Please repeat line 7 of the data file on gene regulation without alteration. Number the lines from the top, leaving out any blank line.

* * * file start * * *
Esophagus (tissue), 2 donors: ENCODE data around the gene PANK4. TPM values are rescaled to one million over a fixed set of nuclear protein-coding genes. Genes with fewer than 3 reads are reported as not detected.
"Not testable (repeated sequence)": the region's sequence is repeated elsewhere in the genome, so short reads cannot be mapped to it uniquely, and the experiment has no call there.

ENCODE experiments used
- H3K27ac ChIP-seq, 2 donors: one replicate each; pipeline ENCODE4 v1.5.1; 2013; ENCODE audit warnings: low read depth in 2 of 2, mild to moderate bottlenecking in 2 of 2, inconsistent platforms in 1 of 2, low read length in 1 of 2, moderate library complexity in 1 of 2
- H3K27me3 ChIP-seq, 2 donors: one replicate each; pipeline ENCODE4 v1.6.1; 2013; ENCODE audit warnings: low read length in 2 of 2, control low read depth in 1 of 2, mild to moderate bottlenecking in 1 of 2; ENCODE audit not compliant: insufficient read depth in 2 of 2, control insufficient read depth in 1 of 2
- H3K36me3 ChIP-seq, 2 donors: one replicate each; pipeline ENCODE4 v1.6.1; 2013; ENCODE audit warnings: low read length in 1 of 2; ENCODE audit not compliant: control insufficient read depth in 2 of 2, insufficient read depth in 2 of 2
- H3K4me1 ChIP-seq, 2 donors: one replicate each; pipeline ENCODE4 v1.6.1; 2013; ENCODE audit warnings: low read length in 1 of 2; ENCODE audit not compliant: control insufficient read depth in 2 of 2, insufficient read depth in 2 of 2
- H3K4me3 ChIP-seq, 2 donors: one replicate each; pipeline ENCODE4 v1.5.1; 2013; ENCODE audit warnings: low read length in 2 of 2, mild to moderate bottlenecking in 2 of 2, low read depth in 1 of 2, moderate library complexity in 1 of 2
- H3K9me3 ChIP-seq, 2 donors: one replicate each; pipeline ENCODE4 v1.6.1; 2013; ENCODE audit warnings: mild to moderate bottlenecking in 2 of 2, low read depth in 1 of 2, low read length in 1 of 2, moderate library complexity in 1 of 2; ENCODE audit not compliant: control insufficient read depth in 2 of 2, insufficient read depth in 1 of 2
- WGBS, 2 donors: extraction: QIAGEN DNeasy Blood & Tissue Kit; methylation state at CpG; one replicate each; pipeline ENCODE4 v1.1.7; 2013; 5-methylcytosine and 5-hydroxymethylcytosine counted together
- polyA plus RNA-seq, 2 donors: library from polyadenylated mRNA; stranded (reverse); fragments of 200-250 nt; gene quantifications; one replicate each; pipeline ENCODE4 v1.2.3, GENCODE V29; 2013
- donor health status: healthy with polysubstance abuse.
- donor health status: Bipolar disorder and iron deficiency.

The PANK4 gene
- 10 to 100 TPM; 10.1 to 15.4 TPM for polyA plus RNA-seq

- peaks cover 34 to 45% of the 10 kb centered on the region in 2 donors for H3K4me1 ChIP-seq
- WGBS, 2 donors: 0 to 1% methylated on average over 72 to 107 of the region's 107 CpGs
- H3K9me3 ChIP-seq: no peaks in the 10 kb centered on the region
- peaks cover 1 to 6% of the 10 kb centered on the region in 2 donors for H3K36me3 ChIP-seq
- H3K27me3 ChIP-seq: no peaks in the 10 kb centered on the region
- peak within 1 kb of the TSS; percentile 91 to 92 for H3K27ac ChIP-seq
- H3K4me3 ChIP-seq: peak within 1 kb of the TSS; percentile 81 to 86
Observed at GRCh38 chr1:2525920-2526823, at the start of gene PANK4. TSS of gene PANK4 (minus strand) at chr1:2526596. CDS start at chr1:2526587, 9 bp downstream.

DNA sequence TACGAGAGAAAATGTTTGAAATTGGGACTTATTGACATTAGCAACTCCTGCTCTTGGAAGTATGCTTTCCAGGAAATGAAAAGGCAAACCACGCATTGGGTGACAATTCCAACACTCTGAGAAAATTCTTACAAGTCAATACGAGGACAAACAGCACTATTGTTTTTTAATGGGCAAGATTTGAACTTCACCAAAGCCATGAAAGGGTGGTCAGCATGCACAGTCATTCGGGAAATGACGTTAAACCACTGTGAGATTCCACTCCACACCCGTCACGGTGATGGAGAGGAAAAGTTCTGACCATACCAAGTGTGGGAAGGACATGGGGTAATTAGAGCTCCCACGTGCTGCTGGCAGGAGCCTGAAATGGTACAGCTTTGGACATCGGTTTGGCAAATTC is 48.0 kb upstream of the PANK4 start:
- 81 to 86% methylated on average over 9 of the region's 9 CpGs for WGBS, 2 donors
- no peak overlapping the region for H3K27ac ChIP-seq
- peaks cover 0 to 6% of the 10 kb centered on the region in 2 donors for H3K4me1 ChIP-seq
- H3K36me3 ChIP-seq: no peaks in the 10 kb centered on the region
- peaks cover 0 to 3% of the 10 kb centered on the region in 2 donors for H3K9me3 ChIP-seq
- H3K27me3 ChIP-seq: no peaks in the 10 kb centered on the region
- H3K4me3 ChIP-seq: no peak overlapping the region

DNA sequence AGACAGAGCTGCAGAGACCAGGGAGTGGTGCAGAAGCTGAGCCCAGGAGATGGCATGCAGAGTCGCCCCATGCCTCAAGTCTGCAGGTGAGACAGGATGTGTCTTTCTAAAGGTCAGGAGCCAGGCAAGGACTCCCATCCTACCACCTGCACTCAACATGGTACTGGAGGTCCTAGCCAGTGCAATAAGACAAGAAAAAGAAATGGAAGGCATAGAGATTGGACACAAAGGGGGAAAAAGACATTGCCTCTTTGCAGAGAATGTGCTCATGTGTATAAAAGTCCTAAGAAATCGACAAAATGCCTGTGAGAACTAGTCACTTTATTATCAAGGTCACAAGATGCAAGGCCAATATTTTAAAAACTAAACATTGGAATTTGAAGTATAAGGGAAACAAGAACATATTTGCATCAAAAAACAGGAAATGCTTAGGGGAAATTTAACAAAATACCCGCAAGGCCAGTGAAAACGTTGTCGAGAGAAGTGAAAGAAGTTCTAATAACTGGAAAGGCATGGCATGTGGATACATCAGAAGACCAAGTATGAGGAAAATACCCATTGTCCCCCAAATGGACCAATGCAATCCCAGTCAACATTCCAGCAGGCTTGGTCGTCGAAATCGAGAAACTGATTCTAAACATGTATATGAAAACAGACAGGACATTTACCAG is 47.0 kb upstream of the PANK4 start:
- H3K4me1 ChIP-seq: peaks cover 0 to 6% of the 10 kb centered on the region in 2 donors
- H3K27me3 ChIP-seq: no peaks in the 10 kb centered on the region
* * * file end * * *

- H3K4me1 ChIP-seq, 2 donors: one replicate each; pipeline ENCODE4 v1.6.1; 2013; ENCODE audit warnings: low read length in 1 of 2; ENCODE audit not compliant: control insufficient read depth in 2 of 2, insufficient read depth in 2 of 2